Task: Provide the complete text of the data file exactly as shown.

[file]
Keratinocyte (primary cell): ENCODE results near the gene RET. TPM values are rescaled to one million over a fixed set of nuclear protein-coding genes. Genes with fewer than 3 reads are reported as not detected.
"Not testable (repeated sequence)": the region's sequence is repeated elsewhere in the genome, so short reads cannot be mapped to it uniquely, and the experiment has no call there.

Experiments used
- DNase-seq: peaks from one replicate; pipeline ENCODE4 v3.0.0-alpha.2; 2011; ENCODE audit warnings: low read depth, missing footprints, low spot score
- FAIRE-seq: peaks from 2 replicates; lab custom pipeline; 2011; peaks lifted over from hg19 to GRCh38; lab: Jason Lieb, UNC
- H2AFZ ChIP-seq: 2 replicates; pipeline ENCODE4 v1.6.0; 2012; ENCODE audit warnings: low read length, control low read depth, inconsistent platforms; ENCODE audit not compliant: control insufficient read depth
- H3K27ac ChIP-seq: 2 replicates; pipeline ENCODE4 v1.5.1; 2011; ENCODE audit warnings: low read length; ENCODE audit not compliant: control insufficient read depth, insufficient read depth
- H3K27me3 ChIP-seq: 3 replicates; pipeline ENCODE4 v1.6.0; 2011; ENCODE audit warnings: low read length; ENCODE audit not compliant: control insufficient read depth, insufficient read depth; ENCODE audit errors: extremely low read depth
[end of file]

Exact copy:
Keratinocyte (primary cell): ENCODE results near the gene RET. TPM values are rescaled to one million over a fixed set of nuclear protein-coding genes. Genes with fewer than 3 reads are reported as not detected.
"Not testable (repeated sequence)": the region's sequence is repeated elsewhere in the genome, so short reads cannot be mapped to it uniquely, and the experiment has no call there.

Experiments used
- DNase-seq: peaks from one replicate; pipeline ENCODE4 v3.0.0-alpha.2; 2011; ENCODE audit warnings: low read depth, missing footprints, low spot score
- FAIRE-seq: peaks from 2 replicates; lab custom pipeline; 2011; peaks lifted over from hg19 to GRCh38; lab: Jason Lieb, UNC
- H2AFZ ChIP-seq: 2 replicates; pipeline ENCODE4 v1.6.0; 2012; ENCODE audit warnings: low read length, control low read depth, inconsistent platforms; ENCODE audit not compliant: control insufficient read depth
- H3K27ac ChIP-seq: 2 replicates; pipeline ENCODE4 v1.5.1; 2011; ENCODE audit warnings: low read length; ENCODE audit not compliant: control insufficient read depth, insufficient read depth
- H3K27me3 ChIP-seq: 3 replicates; pipeline ENCODE4 v1.6.0; 2011; ENCODE audit warnings: low read length; ENCODE audit not compliant: control insufficient read depth, insufficient read depth; ENCODE audit errors: extremely low read depth